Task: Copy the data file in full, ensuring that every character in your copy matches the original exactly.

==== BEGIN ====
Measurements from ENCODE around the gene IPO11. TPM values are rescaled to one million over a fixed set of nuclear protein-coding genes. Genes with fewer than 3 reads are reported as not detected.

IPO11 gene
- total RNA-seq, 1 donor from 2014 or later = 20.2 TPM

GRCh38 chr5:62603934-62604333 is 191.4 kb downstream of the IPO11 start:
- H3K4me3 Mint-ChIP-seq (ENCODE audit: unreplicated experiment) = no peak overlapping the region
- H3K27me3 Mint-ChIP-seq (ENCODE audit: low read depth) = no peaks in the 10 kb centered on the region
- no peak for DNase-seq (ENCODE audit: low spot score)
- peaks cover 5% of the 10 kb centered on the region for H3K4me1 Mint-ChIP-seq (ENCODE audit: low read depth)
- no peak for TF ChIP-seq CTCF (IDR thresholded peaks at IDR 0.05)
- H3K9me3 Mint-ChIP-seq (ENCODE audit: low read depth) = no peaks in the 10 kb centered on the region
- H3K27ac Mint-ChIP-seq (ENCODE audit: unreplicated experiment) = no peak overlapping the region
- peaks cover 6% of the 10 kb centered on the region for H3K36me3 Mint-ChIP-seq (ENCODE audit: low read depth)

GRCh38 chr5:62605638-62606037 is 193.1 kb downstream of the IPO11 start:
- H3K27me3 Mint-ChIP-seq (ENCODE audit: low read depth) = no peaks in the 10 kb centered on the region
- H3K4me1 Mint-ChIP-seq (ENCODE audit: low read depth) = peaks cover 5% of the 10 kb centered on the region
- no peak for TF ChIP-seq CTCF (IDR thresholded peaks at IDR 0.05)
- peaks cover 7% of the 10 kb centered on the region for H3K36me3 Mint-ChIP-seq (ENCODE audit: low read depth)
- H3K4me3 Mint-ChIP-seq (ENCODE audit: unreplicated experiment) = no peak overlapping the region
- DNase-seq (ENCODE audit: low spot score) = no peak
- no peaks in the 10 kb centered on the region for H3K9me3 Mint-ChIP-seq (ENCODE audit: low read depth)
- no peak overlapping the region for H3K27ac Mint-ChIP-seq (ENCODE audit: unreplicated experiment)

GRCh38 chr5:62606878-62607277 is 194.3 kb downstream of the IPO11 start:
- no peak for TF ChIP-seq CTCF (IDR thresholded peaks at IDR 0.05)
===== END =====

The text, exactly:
Measurements from ENCODE around the gene IPO11. TPM values are rescaled to one million over a fixed set of nuclear protein-coding genes. Genes with fewer than 3 reads are reported as not detected.

IPO11 gene
- total RNA-seq, 1 donor from 2014 or later = 20.2 TPM

GRCh38 chr5:62603934-62604333 is 191.4 kb downstream of the IPO11 start:
- H3K4me3 Mint-ChIP-seq (ENCODE audit: unreplicated experiment) = no peak overlapping the region
- H3K27me3 Mint-ChIP-seq (ENCODE audit: low read depth) = no peaks in the 10 kb centered on the region
- no peak for DNase-seq (ENCODE audit: low spot score)
- peaks cover 5% of the 10 kb centered on the region for H3K4me1 Mint-ChIP-seq (ENCODE audit: low read depth)
- no peak for TF ChIP-seq CTCF (IDR thresholded peaks at IDR 0.05)
- H3K9me3 Mint-ChIP-seq (ENCODE audit: low read depth) = no peaks in the 10 kb centered on the region
- H3K27ac Mint-ChIP-seq (ENCODE audit: unreplicated experiment) = no peak overlapping the region
- peaks cover 6% of the 10 kb centered on the region for H3K36me3 Mint-ChIP-seq (ENCODE audit: low read depth)

GRCh38 chr5:62605638-62606037 is 193.1 kb downstream of the IPO11 start:
- H3K27me3 Mint-ChIP-seq (ENCODE audit: low read depth) = no peaks in the 10 kb centered on the region
- H3K4me1 Mint-ChIP-seq (ENCODE audit: low read depth) = peaks cover 5% of the 10 kb centered on the region
- no peak for TF ChIP-seq CTCF (IDR thresholded peaks at IDR 0.05)
- peaks cover 7% of the 10 kb centered on the region for H3K36me3 Mint-ChIP-seq (ENCODE audit: low read depth)
- H3K4me3 Mint-ChIP-seq (ENCODE audit: unreplicated experiment) = no peak overlapping the region
- DNase-seq (ENCODE audit: low spot score) = no peak
- no peaks in the 10 kb centered on the region for H3K9me3 Mint-ChIP-seq (ENCODE audit: low read depth)
- no peak overlapping the region for H3K27ac Mint-ChIP-seq (ENCODE audit: unreplicated experiment)

GRCh38 chr5:62606878-62607277 is 194.3 kb downstream of the IPO11 start:
- no peak for TF ChIP-seq CTCF (IDR thresholded peaks at IDR 0.05)